Bartkus v. Illinois
Significance, The Bill Of Rights Does Not Restrict The States, Double Jeopardy Is Wholly Uncivilized
State of Illinois
The Supreme Court should void his conviction for bank robbery by an Illinois court. A federal court already had tried and had acquitted him of the same crime.
Chief Lawyer for Appellant
Walter R. Fisher
Chief Lawyers for Appellee
William C. Wines, Latham Castle
Justices for the Court
Tom C. Clark, Felix Frankfurter (writing for the Court), John Marshall Harlan II, Potter Stewart, Charles Evans Whittaker
Hugo Lafayette Black, William J. Brennan, Jr., William O. Douglas, Earl Warren
Date of Decision
30 March 1959
The Court denied Bartkus' appeal and affirmed his conviction. His second trial after a prior acquittal did not deny Bartkus due process of law.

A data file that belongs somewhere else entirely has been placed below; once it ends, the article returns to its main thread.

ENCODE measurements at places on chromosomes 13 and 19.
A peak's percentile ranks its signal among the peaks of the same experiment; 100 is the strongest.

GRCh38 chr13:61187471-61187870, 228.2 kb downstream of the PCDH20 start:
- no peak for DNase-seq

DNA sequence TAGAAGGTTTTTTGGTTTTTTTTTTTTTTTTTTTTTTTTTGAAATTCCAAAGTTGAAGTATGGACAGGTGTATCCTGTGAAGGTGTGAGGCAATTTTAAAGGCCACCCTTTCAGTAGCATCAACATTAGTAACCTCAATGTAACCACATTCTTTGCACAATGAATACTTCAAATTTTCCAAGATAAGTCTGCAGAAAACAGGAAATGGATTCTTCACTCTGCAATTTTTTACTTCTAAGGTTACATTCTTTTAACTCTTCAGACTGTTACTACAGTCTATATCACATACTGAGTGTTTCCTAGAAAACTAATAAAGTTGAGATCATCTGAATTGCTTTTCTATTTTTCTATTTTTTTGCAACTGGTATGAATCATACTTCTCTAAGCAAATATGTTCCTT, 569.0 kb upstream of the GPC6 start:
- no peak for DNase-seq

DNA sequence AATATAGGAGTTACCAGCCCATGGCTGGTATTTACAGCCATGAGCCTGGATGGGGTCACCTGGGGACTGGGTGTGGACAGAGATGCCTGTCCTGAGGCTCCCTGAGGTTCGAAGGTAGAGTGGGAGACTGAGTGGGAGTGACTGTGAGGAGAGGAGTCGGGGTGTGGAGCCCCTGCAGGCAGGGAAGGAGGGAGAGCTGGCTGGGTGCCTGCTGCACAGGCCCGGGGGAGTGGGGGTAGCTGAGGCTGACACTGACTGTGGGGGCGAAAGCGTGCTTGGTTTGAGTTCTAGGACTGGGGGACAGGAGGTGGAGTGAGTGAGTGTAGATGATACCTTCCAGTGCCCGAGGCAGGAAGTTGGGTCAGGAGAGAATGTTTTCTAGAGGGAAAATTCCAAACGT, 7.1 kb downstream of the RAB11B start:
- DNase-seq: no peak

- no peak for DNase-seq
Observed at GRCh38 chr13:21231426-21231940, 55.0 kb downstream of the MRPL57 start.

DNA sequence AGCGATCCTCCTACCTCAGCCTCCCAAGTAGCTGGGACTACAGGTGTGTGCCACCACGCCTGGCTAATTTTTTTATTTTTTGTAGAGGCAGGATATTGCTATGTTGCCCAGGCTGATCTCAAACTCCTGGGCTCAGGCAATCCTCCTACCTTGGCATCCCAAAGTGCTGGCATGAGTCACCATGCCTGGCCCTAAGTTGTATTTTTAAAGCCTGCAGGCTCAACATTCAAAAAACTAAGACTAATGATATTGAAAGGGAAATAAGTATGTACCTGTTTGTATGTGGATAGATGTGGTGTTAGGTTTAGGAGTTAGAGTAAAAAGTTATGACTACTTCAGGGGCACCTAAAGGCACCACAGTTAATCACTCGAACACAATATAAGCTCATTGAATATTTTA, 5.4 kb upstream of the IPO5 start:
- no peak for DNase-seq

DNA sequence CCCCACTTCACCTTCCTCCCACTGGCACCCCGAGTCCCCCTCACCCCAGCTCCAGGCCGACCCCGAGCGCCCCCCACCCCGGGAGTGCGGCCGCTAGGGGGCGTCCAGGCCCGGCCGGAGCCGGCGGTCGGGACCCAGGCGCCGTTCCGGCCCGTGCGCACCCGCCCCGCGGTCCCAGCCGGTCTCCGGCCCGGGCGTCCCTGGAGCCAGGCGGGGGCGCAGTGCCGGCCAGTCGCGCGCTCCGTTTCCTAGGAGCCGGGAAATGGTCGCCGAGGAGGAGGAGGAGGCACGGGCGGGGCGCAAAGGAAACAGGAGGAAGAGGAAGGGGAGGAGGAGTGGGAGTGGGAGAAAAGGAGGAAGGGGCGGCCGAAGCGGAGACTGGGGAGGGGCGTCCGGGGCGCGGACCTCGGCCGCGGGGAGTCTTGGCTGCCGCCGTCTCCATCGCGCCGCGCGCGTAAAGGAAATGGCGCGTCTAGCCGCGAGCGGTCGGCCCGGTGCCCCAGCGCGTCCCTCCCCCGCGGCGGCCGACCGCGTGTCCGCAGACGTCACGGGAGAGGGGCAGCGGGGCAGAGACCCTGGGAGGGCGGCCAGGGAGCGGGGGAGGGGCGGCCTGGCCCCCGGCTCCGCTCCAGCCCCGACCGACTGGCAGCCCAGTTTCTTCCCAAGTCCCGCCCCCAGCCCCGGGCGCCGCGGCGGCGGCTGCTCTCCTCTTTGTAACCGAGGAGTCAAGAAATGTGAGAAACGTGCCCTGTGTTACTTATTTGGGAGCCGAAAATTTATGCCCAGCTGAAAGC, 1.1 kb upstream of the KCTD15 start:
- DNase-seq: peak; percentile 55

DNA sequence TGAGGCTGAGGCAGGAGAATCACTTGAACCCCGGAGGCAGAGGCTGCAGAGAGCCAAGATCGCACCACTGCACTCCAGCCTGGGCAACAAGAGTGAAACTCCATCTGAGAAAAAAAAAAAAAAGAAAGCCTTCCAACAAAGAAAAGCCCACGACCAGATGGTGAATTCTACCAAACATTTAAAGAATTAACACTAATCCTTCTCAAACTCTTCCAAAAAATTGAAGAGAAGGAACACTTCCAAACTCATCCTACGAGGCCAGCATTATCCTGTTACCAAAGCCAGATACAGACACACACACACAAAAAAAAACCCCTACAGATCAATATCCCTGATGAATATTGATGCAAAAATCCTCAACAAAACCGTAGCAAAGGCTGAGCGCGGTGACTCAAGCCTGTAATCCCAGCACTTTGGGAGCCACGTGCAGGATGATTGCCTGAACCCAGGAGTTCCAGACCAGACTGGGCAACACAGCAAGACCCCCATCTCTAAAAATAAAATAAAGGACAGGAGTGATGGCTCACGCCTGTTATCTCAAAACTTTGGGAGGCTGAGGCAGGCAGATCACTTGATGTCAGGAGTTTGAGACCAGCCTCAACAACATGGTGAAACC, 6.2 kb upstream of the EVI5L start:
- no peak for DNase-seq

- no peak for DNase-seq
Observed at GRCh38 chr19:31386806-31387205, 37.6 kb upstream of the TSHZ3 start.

- Benton v. Maryland, 395 U.S. 784 (1969).
- Ball, Howard, and Philip Cooper. Of Power and Right: Hugo Black, William O. Douglas, and America's Constitutional Revolution. New York: Oxford University Press, 1992.
- Biskupic, Joan, and Elder Witt, eds. Congressional Quarterly's Guide to the U.S. Supreme Court, 3rd ed. Washington, DC: Congressional Quarterly, Inc., 1996.
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- Bartkus v. Illinois - Significance
- Bartkus v. Illinois - The Bill Of Rights Does Not Restrict The States
- Bartkus v. Illinois - Double Jeopardy Is Wholly Uncivilized
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